Daisy was purchased as an 8 week old puppy by a couple without children. They retired when Daisy was about 5-6 moths old and started traveling, leaving Daisy home alone for weeks to months at a time. She was left with an auto waterer, a doggy door to access the patio and a timed feeder that was refilled by someone once a week. She would be left without any animals or people to interact with for 3 years. Finally, a family member convinced the couple to rehome her.
A loving family bought her at 3 years old. She was great with children and adults once she knew them. She loved to play ball and of course receive treats. She loved to sleep in bed with her humans. She loved walks and car rides. It sounded like Daisy was the perfect dog, even after such a debilitating 3 years. Unfortunately, she was far from perfect.
According to her new owners, Daisy would growl at anyone entering the family home, and try to scare them away. She would also do this on walks. Daisy would try to escape from a room or the house if she had the opportunity. She was somewhat dog aggressive. If she didn’t get top dog position, she would attack other dogs, especially if they were near her food or toys. She had a high prey drive, trying to attack small animals and cats. She would endlessly scratch at doors in hopes of getting outside to catch her prey. She had separation anxiety. When she was nervous she whined, wagged her tail endlessly and panted. She barked when left home alone. She found things to be neurotically intent on. If she had a ball, she would roll it under furniture and then cry until a person retrieved it for her. The vet said this was a result of not having any interaction for long periods of time when she was young. She was terrified of the rain in the backyard, probably from her first three years of being alone, but fine taking walks in the rain if she went out the front door. She was extremely sensitive if scolded, making her pant heavily for hours. Finally, she was a food thief, getting into everything she can, even drinking toilet water.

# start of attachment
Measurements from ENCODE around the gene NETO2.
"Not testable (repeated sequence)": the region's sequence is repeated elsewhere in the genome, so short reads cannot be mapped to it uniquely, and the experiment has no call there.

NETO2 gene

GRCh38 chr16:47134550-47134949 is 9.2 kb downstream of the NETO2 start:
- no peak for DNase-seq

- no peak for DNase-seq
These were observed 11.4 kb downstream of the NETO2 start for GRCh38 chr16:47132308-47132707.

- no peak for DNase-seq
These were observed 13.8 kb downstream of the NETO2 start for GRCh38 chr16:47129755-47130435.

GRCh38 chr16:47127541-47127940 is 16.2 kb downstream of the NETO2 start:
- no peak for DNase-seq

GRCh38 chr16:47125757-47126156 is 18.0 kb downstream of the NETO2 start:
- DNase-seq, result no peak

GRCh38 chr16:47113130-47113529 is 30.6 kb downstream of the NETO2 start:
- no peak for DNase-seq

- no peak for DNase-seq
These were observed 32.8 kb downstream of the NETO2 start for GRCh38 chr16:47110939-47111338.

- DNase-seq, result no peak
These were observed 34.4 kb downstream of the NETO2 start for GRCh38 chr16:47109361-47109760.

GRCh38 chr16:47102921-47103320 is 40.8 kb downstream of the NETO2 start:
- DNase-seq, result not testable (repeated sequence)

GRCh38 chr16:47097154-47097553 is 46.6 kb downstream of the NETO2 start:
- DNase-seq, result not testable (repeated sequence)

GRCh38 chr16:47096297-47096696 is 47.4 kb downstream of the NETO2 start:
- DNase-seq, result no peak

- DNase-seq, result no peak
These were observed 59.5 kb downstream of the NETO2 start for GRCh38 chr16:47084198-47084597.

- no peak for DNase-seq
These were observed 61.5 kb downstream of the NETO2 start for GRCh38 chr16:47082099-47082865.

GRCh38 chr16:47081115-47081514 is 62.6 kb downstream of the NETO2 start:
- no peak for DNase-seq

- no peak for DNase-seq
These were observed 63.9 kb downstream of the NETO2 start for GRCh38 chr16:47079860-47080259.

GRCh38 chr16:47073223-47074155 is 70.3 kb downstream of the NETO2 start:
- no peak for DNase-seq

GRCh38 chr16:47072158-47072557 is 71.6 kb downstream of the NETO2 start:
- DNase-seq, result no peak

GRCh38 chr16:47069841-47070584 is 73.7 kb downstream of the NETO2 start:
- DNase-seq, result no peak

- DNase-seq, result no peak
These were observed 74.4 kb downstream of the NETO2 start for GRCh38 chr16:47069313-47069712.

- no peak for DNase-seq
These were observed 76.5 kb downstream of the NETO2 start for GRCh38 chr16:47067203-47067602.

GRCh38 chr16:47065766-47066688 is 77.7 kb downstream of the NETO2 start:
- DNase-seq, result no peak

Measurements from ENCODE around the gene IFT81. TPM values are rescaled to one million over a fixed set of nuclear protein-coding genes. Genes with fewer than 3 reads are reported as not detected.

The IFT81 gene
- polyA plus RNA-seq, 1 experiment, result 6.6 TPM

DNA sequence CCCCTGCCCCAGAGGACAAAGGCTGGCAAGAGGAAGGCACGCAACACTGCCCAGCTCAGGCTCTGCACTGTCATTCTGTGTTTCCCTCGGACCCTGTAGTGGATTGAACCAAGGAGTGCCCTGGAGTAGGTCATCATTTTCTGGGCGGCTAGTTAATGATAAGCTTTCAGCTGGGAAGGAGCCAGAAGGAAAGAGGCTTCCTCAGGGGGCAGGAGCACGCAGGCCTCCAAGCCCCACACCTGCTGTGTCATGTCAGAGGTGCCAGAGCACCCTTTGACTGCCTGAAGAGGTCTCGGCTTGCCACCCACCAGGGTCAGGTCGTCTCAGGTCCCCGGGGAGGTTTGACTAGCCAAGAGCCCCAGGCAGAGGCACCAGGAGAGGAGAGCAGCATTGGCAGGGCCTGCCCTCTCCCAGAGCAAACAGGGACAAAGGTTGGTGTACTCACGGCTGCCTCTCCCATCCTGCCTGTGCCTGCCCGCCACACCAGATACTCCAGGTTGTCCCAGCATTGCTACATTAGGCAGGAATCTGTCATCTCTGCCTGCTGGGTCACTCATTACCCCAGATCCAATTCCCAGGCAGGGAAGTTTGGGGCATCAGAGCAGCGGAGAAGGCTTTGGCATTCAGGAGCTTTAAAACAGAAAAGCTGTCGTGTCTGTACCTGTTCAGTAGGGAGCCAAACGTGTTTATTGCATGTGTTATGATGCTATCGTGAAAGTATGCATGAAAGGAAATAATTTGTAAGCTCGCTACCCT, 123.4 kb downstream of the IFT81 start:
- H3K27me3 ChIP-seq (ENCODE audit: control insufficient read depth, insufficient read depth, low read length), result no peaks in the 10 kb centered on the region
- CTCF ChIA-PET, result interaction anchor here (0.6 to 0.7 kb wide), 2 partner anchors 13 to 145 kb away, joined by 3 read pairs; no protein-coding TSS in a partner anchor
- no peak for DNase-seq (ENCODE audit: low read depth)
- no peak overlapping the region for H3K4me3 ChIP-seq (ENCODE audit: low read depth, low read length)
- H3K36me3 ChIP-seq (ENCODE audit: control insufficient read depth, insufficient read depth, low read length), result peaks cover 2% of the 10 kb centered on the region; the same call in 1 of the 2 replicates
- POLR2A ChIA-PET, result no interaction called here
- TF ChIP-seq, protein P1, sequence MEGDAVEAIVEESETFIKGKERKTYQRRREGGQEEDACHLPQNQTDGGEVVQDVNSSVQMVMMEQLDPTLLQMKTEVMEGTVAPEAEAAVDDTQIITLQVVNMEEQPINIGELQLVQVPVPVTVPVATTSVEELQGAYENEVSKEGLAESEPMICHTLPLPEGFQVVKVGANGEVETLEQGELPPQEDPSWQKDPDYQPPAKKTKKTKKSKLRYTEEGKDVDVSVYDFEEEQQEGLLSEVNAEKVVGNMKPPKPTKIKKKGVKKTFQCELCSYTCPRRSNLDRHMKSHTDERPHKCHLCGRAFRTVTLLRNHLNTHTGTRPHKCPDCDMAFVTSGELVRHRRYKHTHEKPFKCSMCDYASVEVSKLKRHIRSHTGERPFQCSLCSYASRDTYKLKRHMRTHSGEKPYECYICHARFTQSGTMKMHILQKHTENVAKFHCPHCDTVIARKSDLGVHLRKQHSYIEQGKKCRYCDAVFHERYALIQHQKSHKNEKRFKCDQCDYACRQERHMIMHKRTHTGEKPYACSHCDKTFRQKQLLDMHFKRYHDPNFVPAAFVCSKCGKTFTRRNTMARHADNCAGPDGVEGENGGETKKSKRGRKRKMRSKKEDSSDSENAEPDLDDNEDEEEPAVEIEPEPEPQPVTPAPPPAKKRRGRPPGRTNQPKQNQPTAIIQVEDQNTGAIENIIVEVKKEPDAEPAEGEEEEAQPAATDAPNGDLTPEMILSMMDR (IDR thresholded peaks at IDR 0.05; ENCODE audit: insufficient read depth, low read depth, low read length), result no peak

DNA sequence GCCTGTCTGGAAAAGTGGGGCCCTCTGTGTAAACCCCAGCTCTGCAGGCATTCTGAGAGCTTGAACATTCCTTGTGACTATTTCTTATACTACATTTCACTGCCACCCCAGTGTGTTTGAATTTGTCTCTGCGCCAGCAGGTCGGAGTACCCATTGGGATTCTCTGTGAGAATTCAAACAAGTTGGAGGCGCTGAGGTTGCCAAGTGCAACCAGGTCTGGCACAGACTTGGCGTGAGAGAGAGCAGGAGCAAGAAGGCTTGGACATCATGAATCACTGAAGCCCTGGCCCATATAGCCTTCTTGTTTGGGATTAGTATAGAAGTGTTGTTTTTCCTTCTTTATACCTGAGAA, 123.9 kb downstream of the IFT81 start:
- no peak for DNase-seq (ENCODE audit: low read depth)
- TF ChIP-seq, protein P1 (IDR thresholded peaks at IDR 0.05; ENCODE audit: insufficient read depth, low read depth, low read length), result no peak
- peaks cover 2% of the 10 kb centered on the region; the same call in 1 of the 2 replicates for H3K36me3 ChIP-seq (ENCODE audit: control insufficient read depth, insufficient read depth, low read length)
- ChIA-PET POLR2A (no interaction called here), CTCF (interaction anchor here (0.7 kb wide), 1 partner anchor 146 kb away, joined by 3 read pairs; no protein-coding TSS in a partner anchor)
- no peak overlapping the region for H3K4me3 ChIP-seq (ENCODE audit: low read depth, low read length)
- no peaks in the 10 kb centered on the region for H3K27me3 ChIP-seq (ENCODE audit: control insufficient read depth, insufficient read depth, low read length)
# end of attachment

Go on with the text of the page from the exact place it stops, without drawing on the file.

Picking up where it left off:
This family LOVED Daisy and did everything in their power to try to rehabilitate her, but she was overwhelming for them. They felt she needed help through a rescue organization which had experience with dogs like her. They contacted us at Second Chance Cocker Rescue, and we decided to take Daisy, work with her and eventually find another loving home suited for her personality. Behavioral work takes time and money, but we are up to the task! We will keep everyone posted on her progress. In the meantime, anything you can give to help her positive reward training is much appreciated!
We have always had cockers I love the breed and occasionally get a bad rap. They are sensitive loving and stubborn. Our gir is over 10 and still asserting herself . How I wish you were in canada I would adopt immediately . We would love another cocker or two. Thanks